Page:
Plaintiff filed and served the present motion on July 26,
2019, the motion is timely.
individual qualifies as a “party” under §
2414(d)(1)(A) if the individual's “net worth did
not exceed $2, 000, 000 at the time the civil action was
filed.” 28 U.S.C. § 2412(d)(2)(B). Based on the
unchallenged representations in the Plaintiff's present
EAJA motion (Doc. 21, PageID.616), and his sworn motion for
leave to proceed without prepayment of fees and costs under
28 U.S.C. § 1915 (Doc. 2), the Court finds that the
Plaintiff qualifies as a “party” for purposes of
EAJA. And because the Plaintiff received a remand of a final
decision of the Commissioner under sentence four of 42 U.S.C.
§ 405(g) (see Doc. 19), the Plaintiff is a
“prevailing” party under EAJA. See Shalala v.
Schaefer, 509 U.S. 292, 301-02 (1993); Newsome,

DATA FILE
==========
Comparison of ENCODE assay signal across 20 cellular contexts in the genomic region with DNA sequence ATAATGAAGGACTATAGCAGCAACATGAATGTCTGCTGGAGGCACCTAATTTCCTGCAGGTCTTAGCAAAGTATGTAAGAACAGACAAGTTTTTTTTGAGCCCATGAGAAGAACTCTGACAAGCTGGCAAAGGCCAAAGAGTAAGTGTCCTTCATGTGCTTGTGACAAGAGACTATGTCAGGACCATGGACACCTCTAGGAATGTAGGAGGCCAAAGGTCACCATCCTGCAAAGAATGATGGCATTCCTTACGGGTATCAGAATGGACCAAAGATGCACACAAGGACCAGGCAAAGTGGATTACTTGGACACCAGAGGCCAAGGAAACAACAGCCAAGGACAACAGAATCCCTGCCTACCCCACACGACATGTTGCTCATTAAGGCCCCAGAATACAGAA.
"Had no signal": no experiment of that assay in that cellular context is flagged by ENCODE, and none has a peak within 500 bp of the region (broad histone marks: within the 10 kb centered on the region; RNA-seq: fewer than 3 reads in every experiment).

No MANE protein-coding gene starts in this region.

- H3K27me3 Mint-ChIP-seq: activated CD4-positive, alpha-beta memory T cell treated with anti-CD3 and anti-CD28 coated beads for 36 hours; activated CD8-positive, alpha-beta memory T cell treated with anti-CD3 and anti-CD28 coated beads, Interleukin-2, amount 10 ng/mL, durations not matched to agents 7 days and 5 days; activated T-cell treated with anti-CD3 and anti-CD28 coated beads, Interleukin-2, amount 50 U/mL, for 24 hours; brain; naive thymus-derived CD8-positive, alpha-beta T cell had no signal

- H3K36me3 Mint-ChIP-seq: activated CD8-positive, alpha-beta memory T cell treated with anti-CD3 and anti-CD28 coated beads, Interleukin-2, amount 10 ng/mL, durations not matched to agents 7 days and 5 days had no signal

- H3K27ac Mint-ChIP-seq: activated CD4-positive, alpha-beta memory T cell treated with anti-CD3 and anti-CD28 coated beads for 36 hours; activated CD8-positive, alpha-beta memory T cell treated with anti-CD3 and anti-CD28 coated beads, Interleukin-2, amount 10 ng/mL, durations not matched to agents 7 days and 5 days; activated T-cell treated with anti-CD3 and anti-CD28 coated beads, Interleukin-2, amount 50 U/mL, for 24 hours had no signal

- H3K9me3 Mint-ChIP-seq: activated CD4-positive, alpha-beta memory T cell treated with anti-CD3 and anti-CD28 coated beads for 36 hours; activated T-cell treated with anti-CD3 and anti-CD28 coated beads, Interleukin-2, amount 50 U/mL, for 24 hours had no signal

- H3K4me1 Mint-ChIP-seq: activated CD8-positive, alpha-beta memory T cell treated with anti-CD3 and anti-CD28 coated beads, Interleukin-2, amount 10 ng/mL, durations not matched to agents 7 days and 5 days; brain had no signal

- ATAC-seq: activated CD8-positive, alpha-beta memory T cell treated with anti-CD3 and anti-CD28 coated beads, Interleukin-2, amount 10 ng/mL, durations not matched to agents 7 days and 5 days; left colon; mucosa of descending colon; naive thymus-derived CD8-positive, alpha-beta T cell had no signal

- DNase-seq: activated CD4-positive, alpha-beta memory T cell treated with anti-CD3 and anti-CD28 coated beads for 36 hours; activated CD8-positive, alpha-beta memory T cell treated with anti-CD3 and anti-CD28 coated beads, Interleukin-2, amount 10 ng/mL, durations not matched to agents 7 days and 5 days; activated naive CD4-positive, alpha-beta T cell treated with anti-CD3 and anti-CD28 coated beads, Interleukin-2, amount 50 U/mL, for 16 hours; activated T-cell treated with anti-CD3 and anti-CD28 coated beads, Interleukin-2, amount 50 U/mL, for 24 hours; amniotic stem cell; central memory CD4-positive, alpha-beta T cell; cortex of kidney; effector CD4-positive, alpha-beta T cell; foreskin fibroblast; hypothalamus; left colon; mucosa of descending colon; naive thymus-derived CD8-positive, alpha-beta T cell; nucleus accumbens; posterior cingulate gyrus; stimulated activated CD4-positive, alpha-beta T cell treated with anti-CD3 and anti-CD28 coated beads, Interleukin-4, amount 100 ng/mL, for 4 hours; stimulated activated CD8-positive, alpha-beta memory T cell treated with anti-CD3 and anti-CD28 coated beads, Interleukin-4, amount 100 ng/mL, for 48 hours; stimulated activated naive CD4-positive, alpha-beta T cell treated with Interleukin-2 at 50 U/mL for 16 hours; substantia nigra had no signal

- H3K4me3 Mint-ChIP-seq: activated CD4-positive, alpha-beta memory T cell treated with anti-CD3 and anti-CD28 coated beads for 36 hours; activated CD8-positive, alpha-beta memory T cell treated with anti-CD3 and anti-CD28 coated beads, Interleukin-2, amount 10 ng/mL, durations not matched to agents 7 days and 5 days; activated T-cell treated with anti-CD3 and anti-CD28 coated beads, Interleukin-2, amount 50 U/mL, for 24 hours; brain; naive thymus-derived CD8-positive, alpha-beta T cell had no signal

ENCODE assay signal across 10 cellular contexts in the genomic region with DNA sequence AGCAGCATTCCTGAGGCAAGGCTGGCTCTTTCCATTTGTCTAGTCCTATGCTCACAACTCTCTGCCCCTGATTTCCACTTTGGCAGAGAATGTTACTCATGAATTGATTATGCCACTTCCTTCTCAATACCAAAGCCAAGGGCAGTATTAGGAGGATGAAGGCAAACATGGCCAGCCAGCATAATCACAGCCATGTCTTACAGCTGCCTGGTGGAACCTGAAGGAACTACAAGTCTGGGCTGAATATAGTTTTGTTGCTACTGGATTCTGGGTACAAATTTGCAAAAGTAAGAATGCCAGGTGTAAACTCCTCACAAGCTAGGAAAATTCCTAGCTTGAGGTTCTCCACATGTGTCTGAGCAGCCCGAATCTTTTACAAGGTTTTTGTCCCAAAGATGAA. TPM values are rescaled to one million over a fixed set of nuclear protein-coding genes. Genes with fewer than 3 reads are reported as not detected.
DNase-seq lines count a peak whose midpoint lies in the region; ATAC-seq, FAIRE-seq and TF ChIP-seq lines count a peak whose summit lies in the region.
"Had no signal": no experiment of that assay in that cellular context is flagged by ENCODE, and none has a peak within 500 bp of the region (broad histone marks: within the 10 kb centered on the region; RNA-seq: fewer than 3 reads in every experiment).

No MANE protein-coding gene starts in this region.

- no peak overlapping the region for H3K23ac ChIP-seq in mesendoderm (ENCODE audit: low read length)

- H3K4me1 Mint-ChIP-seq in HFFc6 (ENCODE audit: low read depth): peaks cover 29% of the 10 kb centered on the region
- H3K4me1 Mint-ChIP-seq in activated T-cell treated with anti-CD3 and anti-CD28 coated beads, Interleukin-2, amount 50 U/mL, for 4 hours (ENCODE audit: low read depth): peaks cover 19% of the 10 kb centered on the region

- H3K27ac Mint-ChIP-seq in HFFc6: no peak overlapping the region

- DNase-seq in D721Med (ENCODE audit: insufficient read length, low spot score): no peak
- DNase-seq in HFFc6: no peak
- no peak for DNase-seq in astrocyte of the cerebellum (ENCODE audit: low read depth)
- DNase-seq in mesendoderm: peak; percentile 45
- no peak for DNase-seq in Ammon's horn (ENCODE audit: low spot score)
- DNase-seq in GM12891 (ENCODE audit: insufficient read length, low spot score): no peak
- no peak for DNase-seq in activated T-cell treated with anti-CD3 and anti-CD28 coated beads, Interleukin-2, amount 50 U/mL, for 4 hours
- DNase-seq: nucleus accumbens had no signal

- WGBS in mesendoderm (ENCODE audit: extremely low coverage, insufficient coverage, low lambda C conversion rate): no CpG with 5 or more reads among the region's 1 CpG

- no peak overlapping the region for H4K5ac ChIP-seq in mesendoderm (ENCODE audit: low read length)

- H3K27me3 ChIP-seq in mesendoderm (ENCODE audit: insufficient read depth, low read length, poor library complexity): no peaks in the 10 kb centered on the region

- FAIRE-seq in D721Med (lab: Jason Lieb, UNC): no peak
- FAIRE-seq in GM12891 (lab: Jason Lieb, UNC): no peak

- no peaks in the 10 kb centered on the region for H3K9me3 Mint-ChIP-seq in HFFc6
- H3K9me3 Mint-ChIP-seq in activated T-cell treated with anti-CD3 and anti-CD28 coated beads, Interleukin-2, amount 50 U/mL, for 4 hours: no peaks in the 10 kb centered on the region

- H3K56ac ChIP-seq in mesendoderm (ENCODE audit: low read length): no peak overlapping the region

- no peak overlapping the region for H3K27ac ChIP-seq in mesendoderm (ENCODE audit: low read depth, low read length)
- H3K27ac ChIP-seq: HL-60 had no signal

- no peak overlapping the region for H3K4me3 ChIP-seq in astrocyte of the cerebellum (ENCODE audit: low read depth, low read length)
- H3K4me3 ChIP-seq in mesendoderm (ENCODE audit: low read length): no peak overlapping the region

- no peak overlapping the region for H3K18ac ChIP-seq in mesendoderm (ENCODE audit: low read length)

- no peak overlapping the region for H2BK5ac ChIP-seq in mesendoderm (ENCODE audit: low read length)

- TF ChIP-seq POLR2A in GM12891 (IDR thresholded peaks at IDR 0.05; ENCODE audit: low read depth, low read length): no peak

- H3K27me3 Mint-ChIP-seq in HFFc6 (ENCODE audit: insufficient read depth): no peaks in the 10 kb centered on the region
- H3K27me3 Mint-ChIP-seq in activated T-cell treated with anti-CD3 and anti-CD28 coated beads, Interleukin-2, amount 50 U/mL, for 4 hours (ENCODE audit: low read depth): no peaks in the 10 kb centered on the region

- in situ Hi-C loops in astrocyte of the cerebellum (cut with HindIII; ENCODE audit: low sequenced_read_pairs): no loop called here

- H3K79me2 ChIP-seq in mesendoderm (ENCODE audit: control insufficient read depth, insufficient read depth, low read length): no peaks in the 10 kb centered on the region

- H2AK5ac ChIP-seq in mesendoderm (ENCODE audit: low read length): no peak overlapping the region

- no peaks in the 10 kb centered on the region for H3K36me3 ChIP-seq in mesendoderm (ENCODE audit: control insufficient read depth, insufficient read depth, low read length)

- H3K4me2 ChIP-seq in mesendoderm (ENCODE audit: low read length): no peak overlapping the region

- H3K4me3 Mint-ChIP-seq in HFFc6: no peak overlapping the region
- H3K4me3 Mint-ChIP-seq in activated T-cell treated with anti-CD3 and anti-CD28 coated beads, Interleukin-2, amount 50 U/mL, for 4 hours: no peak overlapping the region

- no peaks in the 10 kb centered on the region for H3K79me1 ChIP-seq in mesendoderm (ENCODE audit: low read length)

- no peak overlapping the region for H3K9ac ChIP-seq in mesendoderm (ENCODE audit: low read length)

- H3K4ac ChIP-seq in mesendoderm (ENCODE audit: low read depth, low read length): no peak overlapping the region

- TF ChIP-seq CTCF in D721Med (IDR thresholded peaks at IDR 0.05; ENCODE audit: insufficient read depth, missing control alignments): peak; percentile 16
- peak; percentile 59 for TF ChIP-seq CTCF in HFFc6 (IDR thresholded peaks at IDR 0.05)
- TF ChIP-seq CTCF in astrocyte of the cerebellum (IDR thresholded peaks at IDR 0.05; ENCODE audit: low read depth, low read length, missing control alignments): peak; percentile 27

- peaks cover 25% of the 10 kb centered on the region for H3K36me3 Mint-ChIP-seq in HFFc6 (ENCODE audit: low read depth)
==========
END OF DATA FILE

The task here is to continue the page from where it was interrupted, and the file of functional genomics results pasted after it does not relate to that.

8 F.3d at 777 (“Courts have routinely awarded EAJA
attorney's fees to claimants in Social Security cases who
satisfy the statutory conditions.”); Myers v.
Sullivan, 916 F.2d 659, 666 (11th Cir. 1990)
(“Since the EAJA's enactment, the vast majority of
EAJA awards have gone to claimants who succeeded in
challenging contrary benefits decisions made by the Secretary
of Health and Human Services.”).
Substantially Justified Position or Special
applicant is only required to allege that the
Government's position was “not substantially
justified.” Scarborough v. Principi, 541 U.S.
401, 414-15 (2004). See also 28 U.S.C. §
2412(d)(1)(B) (a motion for EAJA fees and expenses must
“allege that the position of the United States was not